“This project is challenging, certain changes in the behavior of employees and guests in food management are necessary, but with the right tools and directional guidance, through proven methods and examples of good practice, we believe we will get measurable results,” said Krizmanic.
Reducing the amount of food waste is a major challenge in the quality management of the hotel and food sector. Waste, with its vast amount and pollution in the world, is not only a severe environmental problem, but also a susceptible social factor.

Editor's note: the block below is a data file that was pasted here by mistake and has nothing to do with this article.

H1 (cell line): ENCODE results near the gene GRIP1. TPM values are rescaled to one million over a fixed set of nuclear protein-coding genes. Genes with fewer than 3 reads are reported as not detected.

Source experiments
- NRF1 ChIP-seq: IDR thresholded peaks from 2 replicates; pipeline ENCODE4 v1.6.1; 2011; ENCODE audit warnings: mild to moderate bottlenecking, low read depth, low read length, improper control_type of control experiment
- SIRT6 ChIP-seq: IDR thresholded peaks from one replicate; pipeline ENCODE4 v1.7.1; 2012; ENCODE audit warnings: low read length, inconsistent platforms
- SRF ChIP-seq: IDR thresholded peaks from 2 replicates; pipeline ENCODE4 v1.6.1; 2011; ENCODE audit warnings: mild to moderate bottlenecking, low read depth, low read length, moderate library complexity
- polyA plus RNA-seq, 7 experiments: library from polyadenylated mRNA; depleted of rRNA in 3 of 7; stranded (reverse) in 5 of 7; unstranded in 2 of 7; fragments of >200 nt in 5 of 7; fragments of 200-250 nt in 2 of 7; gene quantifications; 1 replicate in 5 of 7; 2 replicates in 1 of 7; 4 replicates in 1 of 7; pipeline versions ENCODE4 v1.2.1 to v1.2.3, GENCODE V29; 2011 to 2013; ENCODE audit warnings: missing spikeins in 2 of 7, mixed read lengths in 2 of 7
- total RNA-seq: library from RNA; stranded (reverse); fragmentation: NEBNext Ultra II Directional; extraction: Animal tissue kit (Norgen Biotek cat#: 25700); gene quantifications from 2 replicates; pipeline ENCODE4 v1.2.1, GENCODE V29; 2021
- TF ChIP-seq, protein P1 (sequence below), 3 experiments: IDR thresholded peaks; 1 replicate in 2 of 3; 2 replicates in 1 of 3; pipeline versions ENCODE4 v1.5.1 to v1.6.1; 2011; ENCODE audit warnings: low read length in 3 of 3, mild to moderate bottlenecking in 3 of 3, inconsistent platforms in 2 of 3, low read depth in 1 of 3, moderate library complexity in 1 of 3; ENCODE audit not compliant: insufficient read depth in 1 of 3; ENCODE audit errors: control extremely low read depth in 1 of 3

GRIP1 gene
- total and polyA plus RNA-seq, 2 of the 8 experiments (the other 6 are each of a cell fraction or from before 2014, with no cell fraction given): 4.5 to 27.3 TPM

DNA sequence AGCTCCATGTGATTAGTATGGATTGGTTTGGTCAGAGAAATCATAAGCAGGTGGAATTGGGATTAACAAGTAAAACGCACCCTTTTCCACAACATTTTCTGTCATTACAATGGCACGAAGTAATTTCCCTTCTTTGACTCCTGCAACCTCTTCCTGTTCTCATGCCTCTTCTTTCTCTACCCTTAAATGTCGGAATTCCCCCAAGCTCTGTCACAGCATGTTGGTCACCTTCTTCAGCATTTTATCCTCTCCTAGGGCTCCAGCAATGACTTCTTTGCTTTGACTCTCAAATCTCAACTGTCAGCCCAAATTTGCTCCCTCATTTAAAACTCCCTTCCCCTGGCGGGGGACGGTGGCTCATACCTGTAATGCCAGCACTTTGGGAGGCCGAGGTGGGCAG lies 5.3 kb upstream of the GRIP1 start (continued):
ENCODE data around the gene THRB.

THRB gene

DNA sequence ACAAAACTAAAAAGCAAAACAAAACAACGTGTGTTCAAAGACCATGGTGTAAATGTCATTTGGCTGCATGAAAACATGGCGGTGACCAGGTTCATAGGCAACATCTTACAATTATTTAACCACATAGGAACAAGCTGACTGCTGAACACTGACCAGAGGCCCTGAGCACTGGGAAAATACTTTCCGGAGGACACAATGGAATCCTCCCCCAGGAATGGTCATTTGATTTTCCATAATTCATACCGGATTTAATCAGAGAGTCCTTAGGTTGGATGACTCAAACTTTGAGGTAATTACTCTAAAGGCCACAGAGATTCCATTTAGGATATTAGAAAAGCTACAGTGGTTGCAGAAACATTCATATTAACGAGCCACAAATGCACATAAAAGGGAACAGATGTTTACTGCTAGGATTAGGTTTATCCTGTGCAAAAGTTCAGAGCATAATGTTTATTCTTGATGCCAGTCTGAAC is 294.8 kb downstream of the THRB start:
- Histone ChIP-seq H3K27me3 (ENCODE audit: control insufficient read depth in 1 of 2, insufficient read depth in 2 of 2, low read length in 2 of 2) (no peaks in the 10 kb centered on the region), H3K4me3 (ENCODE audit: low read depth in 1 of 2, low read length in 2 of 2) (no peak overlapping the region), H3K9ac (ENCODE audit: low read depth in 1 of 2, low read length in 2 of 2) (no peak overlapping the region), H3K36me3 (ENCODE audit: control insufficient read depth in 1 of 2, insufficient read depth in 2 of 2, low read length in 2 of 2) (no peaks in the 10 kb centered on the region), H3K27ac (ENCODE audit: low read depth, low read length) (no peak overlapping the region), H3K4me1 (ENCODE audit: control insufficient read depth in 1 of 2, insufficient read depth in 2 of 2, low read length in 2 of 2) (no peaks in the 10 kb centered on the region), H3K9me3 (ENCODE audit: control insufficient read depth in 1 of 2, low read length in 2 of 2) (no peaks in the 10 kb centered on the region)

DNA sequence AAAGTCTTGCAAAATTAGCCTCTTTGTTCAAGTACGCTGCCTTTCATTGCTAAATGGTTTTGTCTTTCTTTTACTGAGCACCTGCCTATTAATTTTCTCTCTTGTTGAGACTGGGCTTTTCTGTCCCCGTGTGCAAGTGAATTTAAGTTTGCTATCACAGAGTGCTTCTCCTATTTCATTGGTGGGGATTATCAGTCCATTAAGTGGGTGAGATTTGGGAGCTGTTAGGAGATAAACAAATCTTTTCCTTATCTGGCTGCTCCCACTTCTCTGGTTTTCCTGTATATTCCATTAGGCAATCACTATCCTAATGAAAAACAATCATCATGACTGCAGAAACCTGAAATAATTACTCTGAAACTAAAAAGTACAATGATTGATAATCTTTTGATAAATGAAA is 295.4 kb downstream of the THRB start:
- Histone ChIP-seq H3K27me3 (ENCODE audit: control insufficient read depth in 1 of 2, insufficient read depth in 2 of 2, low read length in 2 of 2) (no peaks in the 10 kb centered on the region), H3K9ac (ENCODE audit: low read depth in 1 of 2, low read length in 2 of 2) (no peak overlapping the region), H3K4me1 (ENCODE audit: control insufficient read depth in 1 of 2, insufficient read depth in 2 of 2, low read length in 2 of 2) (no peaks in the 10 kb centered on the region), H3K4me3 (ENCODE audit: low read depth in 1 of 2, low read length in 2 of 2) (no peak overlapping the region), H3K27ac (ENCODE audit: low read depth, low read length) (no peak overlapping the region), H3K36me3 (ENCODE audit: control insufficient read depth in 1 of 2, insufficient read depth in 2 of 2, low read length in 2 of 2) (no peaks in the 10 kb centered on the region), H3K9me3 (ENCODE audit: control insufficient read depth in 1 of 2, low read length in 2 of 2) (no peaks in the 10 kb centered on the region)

“For years, we have been implementing a waste reduction strategy in the entire food and beverage business, and carefully design all our menus, but there are always situations where we can further reduce food waste. We have started this project in some segments, and the plan is to continue to spread the idea of reducing food waste throughout the business. Many of our guests and clients, especially foreign ones, are aware of this issue and welcome our initiative, but there are many who simply do not think this way, so there is the need for awareness. This is not about saving, but about reducing our environmental impact together,” said Esplanade chef Ana Grgić, adding that precise measurements of food waste have revealed that most waste is generated at places like a breakfast buffet and when organizing large events with buffet meals.